After the contents of the leaked recording were reported on in October 2022, De León faced immense pressure to resign, from politicians across the state and from President Biden. He apologized for his part in the incendiary conversation, but repeatedly said that he would not step down, arguing that his constituents deserved representation.

Protesters opposed to De León were a mainstay in council chambers for months, though most of them eventually moved on. De León also had supporters, some of whom rose to his defense at meetings.


The conversation that shook Los Angeles politics last year was surreptitiously recorded during an October 2021 meeting at the Los Angeles County Federation of Labor offices. In that room were De León, then-City Council President Nury Martinez, then-Councilmember Gil Cedillo, and Ron Herrera, the head of the labor federation.

The discussion focused on ways of redrawing the city’s 15 council district maps that would benefit either those present or their allies — and, more broadly, on the need to preserve and expand Latino political power.

At one point in the conversation, De León took part in an exchange where Martinez accused Mike Bonin, a white council member, of using his Black son as a prop, akin to a designer handbag. De León said it was like when “Nury brings her Goyard bag or the Louis Vuitton bag.”

De León later apologized for that “flippant” remark, saying the comment was actually directed toward Martinez and “her penchant for having luxury accessories and luxury goods.” The councilman told Noticiero Univision anchor León Krauze last year he was horrified at hearing Martinez say the young boy “parece changuito” or was “like a monkey,” and that he “felt horrible” and “failed to speak up.”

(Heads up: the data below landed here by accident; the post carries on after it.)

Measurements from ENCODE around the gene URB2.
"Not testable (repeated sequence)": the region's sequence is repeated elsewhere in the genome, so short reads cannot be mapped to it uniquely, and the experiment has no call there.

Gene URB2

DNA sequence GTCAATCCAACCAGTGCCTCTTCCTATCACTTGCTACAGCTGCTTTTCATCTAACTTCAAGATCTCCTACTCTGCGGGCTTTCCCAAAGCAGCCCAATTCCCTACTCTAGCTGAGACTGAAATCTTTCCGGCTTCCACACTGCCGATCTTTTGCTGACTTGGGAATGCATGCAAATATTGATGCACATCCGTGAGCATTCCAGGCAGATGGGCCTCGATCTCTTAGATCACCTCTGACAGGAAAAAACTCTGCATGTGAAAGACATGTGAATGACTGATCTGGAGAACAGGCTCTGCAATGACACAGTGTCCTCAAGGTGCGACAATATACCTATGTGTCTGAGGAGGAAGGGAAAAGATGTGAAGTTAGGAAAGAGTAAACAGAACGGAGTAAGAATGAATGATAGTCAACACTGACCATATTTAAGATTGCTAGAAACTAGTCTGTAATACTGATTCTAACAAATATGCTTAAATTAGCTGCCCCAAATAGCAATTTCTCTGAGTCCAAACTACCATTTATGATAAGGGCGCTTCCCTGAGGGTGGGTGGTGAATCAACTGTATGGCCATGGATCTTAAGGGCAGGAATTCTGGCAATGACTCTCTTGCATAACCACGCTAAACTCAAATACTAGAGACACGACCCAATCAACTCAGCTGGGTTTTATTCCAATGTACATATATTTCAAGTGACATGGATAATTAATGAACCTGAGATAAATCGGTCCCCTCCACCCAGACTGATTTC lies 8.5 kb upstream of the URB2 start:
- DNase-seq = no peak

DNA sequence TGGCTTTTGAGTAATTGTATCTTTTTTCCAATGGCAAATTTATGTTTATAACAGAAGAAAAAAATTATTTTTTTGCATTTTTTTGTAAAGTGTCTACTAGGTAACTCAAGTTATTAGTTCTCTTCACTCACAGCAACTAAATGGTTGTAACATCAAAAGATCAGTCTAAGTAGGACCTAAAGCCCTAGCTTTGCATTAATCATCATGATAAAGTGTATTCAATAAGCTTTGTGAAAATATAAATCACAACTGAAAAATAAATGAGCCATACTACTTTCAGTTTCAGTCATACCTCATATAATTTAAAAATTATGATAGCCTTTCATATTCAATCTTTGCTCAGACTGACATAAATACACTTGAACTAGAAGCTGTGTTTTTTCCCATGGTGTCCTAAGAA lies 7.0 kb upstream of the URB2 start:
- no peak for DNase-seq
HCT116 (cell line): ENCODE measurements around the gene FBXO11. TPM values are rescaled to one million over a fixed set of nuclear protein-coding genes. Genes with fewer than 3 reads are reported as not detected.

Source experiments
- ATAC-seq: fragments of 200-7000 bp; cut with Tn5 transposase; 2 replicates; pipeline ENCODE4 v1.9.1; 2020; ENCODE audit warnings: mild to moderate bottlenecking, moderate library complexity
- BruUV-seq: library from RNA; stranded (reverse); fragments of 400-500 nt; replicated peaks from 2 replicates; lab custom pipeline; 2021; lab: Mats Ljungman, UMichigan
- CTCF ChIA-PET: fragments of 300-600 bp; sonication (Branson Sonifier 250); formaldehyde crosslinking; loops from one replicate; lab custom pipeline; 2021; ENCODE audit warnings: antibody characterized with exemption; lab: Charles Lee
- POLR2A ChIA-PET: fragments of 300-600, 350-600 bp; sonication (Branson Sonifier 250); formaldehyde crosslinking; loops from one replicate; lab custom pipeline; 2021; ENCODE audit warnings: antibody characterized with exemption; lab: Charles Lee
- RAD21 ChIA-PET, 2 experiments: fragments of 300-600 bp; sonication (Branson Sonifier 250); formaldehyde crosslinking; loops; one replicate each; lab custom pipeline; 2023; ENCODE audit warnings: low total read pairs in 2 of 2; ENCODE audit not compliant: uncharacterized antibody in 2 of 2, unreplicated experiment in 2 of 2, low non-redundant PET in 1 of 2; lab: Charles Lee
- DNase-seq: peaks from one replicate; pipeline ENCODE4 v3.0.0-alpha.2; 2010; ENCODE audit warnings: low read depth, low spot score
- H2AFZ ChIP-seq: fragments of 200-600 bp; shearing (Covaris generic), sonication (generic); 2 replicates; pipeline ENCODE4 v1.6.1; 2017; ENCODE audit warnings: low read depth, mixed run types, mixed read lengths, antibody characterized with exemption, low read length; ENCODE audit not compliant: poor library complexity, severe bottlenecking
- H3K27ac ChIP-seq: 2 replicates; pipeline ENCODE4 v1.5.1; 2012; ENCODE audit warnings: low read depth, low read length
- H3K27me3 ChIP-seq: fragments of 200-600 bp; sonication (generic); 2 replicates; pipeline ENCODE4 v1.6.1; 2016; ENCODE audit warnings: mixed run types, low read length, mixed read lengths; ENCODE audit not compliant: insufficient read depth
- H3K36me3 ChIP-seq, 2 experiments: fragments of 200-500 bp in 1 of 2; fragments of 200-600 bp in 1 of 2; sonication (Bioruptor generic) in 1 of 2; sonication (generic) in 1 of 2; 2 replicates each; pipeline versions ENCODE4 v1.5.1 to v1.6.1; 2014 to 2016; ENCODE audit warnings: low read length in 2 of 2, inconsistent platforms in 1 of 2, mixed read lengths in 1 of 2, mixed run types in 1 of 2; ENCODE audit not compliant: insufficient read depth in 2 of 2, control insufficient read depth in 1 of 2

Martinez also mocked Oaxacans and said “F— that guy. … He’s with the Blacks” while speaking about Los Angeles County Dist. Atty. George Gascón.

Over the last year, some on the City Council have taken steps to avoid working with De León, saying his participation in the audio scandal disqualified him from continuing to hold public office.

“When you are ensnared in the probably largest city scandal in my generation, where the president of the United States asked you to resign, I think you should probably listen to that,” said Councilmember Hugo Soto-Martínez, who took office in December.


De León, a resident of Eagle Rock, used his campaign announcement to highlight his work in creating new parkland and creating housing for the city’s homeless population. He also touted his work on moving the state away from dirty fossil fuels and distributing food to needy families.

His bid for a second term will face enormous hurdles. Raising money will almost certainly be a challenge, with many reluctant to be named in public documents as supporters in his campaign, political experts said.

Jurado has been picking up support from the city’s activist left, including Councilmember Eunisses Hernandez, former mayoral candidate Gina Viola and Democratic Socialists of America’s Los Angeles chapter. Meanwhile, many of the labor unions who previously supported De León have thrown their support behind Santiago, a longtime De León ally who broke with the council member after the audio became public.

An hour after De León announced his reelection bid, Santiago blasted the incumbent, saying “the people want change.” Homelessness has gotten worse, and is worse than in any other part of the city, Santiago said.

“The reality is, while he has been consumed with scandal, he has failed his district,” he said.

Carrillo, whose Assembly district takes in much of Council District 14, said De León’s refusal to resign spurred her to seek the council seat. In an interview, she said neighborhoods such as Eagle Rock — those with “high-propensity” voters — would not line up behind De León.


Carrillo said she regularly hears from constituents who need critical city services but “refuse to work with his office” because of his involvement in the recording.

“That’s a big reason why I decided to run,” she said. “The community needs representation.”